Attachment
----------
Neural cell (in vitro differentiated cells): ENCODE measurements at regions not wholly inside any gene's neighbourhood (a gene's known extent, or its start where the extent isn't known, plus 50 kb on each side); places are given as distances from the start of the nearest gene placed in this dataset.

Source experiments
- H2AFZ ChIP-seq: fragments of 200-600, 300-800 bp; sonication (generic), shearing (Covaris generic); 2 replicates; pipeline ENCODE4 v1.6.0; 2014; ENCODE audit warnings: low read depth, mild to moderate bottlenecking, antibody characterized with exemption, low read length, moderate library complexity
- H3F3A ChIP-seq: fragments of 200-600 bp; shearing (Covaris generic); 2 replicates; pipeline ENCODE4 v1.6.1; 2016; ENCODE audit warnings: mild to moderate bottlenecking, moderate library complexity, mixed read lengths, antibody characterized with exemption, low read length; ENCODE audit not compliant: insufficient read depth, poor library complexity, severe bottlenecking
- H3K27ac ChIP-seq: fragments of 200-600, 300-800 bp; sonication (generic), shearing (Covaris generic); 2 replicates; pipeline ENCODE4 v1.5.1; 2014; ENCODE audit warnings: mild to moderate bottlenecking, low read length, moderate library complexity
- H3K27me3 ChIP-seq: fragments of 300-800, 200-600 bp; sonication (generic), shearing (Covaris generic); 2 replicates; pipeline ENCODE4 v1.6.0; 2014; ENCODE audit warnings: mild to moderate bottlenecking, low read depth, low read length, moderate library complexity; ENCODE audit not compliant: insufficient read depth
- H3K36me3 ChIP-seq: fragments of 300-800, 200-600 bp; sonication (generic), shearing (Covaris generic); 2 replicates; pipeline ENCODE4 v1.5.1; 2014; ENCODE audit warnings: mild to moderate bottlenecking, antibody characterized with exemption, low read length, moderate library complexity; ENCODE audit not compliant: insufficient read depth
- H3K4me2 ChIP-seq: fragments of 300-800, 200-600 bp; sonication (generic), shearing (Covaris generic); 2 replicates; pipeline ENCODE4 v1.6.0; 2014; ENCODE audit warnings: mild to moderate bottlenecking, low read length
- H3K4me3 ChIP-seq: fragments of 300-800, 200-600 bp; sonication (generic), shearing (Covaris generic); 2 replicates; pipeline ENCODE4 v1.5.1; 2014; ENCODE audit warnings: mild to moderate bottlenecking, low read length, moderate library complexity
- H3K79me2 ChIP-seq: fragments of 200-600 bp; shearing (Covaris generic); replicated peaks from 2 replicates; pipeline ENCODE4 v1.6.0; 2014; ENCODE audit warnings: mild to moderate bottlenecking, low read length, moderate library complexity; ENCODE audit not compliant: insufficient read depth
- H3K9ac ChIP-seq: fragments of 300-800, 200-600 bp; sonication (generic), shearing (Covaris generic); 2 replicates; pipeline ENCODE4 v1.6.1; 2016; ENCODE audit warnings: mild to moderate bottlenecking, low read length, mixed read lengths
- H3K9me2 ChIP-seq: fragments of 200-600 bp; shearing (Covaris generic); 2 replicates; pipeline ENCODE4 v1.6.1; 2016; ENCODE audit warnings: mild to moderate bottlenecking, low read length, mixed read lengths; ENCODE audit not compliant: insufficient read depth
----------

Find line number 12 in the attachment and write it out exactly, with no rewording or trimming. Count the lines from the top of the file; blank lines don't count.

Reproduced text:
- H3K9me2 ChIP-seq: fragments of 200-600 bp; shearing (Covaris generic); 2 replicates; pipeline ENCODE4 v1.6.1; 2016; ENCODE audit warnings: mild to moderate bottlenecking, low read length, mixed read lengths; ENCODE audit not compliant: insufficient read depth